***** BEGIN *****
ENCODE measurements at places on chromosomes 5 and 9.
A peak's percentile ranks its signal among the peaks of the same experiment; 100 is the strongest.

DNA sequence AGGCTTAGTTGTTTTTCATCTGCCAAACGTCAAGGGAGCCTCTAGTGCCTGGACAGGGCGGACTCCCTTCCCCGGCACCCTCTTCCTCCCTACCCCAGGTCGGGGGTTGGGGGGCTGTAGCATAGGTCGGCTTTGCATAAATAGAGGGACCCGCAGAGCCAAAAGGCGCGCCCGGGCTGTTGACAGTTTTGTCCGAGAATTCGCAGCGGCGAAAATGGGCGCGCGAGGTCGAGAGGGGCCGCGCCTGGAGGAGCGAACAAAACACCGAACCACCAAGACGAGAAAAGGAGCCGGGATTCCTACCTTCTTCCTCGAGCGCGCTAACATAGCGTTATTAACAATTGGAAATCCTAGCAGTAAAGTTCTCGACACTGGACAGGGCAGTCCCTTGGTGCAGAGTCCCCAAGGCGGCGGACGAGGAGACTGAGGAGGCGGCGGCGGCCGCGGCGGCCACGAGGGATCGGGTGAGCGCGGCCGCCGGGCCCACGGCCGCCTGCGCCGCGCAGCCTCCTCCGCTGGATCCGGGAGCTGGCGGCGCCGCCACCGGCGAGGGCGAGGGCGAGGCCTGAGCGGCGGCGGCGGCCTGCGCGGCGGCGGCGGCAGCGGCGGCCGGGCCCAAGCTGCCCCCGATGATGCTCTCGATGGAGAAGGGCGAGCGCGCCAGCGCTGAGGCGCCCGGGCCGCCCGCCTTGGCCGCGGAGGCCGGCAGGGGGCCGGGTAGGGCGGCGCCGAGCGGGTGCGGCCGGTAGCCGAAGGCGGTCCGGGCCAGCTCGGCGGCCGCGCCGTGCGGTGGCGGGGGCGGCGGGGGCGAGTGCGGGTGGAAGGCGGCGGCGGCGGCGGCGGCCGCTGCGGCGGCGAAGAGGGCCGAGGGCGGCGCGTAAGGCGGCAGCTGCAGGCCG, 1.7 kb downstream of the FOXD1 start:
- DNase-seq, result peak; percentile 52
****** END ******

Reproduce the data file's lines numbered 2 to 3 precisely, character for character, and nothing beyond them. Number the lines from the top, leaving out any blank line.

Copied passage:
A peak's percentile ranks its signal among the peaks of the same experiment; 100 is the strongest.

DNA sequence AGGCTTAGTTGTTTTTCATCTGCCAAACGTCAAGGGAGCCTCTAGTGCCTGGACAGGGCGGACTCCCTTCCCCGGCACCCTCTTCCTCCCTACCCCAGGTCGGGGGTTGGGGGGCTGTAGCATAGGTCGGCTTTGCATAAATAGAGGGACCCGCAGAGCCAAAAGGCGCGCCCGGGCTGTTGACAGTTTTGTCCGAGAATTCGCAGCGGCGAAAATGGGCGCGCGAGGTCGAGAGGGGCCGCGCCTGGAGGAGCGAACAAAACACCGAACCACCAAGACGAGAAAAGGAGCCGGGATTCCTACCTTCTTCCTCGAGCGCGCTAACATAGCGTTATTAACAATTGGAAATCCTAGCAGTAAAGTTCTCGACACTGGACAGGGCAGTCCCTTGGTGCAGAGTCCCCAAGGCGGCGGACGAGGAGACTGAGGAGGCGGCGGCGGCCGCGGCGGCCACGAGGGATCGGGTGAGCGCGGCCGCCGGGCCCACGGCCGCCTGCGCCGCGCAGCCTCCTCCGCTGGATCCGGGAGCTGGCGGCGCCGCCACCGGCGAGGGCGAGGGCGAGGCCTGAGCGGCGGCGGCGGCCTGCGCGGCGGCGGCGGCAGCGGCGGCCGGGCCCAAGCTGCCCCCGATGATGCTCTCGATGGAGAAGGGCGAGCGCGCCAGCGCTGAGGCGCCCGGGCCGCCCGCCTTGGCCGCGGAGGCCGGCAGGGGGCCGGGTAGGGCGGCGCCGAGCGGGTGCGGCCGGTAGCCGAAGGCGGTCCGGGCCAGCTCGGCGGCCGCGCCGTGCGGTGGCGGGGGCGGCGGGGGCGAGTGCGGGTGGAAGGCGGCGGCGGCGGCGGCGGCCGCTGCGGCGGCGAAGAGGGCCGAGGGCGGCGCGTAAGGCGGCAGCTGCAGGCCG, 1.7 kb downstream of the FOXD1 start: